So, aside from game control, there were also other problems, like the fact that there wasn't nearly as much actual *game* in this game as I expected. Oh, granted, I sat in front of my computer staring at the screen for quite a while as the game ate up processor time on my computer, about a good 20 or 25 hours or so, and very little of that time was actually spent loading or unloading or waiting because my computer couldn't handle the game (it could, no problem). The problem was that most of this time seemed to be composed of cutscenes and non-branching dialog. I felt like I was playing a movie! I can count on my fingers the number of long, important gameplay moments I was actually involved in, moments where I actually felt like I was accomplishing something. Sure, there were lots of moments of control stuck between the long, long sections of non-branching dialog and lengthy cut scenes, but many of those were so mind-numbingly simple that I can't possibly count them as being actually interactive. For instnace, and I'm not making this up I swear, there was one part where one of the main characters shows up in town, has a conversation (non-branching), and then you walk the character up some steps and open a door, and that's it! That's all the interaction you get for that section of gameplay! Really, what was the point?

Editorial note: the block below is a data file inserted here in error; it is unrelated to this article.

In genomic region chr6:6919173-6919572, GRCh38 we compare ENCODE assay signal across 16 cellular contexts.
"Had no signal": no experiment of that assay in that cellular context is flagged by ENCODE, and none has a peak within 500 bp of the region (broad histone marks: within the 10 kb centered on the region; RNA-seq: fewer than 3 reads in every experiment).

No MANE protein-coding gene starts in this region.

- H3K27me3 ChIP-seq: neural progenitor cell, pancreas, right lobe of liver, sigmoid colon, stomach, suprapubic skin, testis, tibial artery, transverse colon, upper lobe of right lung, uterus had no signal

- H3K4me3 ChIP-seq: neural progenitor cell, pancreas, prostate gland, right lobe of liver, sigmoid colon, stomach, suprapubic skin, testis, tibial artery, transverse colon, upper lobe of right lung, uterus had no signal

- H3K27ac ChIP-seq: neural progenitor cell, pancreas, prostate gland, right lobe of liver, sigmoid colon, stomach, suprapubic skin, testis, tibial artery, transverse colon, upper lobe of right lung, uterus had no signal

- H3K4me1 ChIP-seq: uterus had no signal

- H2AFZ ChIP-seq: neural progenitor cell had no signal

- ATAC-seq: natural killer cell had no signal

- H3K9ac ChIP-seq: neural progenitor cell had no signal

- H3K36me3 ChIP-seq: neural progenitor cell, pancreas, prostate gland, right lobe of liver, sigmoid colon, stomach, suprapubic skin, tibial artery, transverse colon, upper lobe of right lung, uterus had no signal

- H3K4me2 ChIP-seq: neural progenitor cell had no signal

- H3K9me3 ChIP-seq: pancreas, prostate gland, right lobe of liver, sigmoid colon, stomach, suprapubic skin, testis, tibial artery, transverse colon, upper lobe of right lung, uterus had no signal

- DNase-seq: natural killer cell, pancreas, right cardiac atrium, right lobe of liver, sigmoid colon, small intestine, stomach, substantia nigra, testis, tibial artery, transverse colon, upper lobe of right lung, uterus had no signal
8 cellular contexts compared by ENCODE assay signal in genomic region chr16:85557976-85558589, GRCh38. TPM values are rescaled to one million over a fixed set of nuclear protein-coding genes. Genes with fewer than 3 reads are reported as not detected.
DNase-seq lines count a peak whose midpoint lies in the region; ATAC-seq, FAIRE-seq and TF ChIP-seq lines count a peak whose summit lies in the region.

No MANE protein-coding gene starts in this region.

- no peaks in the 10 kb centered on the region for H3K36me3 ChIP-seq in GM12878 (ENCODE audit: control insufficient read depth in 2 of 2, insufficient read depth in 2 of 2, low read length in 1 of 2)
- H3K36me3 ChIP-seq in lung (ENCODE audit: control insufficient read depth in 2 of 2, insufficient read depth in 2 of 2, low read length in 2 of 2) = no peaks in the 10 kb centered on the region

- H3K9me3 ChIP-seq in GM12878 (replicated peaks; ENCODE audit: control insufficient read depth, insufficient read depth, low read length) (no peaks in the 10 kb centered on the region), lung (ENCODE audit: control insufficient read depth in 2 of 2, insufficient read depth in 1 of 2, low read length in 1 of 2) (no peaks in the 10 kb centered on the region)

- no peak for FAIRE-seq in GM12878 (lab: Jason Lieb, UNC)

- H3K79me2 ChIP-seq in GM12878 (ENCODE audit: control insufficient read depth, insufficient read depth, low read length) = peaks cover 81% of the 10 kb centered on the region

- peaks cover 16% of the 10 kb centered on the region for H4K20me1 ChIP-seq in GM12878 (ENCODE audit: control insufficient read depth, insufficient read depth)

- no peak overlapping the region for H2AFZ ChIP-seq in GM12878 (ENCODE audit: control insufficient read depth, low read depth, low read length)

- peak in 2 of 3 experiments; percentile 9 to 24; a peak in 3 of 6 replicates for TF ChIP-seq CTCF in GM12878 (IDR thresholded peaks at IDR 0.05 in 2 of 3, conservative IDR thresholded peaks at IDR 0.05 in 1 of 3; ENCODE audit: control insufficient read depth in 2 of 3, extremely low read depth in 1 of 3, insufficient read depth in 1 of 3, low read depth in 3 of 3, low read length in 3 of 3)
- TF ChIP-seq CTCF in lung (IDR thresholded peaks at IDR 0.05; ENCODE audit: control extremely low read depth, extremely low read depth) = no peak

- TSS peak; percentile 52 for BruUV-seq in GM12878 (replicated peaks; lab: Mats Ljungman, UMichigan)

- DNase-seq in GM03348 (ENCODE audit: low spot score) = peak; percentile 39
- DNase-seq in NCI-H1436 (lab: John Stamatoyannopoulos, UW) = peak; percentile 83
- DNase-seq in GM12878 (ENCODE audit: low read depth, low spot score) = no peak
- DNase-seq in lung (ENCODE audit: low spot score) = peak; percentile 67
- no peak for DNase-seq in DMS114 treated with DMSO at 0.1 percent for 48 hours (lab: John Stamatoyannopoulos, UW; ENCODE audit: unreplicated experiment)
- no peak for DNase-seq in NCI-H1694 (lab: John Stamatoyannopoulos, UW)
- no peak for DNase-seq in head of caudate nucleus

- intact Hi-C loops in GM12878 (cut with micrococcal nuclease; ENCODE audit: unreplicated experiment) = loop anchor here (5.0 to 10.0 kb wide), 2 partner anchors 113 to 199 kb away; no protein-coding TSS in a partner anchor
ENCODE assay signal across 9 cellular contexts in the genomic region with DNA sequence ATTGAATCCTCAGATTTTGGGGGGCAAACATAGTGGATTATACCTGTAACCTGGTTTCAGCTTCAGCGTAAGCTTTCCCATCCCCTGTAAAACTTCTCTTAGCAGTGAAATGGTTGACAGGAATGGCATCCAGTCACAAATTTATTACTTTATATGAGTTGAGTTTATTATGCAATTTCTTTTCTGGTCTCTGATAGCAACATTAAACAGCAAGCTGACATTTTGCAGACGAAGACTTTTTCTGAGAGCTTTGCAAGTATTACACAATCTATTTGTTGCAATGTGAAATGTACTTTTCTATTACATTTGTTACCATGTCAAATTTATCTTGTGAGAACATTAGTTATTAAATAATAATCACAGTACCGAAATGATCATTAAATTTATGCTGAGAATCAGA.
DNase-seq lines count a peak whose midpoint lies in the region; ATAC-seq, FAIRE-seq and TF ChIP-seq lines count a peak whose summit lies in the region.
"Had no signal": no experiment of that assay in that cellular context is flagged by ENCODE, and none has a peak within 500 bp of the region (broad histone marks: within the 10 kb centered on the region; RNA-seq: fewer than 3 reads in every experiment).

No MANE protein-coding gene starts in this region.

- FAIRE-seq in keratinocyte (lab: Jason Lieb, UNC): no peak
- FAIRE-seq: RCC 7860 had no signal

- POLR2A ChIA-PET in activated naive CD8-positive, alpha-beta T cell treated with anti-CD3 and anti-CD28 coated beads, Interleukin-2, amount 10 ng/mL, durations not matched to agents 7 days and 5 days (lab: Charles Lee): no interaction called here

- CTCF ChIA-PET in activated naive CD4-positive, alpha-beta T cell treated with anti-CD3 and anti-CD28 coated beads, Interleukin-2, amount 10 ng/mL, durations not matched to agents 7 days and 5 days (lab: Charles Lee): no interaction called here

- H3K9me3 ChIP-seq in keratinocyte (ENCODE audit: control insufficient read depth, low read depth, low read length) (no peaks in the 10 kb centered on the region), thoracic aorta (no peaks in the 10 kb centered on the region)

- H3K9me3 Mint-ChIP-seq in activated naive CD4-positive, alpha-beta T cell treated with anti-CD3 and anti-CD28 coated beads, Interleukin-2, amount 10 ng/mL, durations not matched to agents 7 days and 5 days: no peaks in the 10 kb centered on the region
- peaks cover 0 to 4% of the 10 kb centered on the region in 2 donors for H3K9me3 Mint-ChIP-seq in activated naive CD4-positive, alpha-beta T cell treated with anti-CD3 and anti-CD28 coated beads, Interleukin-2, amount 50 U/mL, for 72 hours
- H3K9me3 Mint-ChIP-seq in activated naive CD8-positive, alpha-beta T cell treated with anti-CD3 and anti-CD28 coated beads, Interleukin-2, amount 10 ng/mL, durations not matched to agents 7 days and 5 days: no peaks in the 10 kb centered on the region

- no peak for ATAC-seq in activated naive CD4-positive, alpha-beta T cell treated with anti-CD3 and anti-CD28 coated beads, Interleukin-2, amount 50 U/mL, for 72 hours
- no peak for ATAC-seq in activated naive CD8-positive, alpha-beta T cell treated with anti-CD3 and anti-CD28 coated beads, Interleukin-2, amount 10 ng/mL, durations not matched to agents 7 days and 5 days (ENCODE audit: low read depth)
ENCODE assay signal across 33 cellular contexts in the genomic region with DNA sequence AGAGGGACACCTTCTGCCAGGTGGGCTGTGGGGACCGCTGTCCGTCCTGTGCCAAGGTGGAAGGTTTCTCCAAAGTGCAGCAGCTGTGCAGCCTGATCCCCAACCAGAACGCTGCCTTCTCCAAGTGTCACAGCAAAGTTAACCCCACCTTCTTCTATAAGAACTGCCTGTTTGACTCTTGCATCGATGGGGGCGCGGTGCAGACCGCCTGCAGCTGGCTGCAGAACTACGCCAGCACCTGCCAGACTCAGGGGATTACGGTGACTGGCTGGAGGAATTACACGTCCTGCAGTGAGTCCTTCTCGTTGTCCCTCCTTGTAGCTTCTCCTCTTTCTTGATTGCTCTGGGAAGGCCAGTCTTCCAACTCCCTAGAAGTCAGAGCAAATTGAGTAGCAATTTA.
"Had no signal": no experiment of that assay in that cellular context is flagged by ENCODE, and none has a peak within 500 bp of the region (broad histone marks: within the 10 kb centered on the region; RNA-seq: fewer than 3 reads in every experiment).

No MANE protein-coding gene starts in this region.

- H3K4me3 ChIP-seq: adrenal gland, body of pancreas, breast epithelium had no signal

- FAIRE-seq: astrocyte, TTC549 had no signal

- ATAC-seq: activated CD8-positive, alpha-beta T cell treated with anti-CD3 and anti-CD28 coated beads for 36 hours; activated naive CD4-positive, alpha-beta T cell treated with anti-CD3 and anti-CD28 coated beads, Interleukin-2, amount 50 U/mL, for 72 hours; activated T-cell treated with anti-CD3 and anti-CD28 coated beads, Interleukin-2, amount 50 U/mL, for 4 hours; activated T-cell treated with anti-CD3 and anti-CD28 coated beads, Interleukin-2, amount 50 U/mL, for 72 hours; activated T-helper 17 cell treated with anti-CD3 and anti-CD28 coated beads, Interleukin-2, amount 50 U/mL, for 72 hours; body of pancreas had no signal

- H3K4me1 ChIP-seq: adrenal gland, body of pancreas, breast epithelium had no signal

Another thing I found rather pointless was that your character could die in this game. Now, normally, for most games, this wouldn't bother me, but it was just so... so... *Useless* in Dreamfall. There was little, or no, death in TLJ, but it seemed like everywhere you turned in Dreamfall there was another opportunity to get your character fried or shot or stunned or captured, and then it game over, man! Game over! You'd get a scene of your character dying, slowly, and you'd have to wait for the animation to finish before you could reload. I'm impatient, I know, but in a couple of places, where death was so well known that I might have called it "friend", that delay was immensely frustrating. I mean, I knew I'd screwed up, why make me suffer needlessly? I suppose that death added something in Dreamfall in a couple of places, but most of the time it just felt really unnecessary, an extra, added frustration when I really just wanted to focus on the puzzle.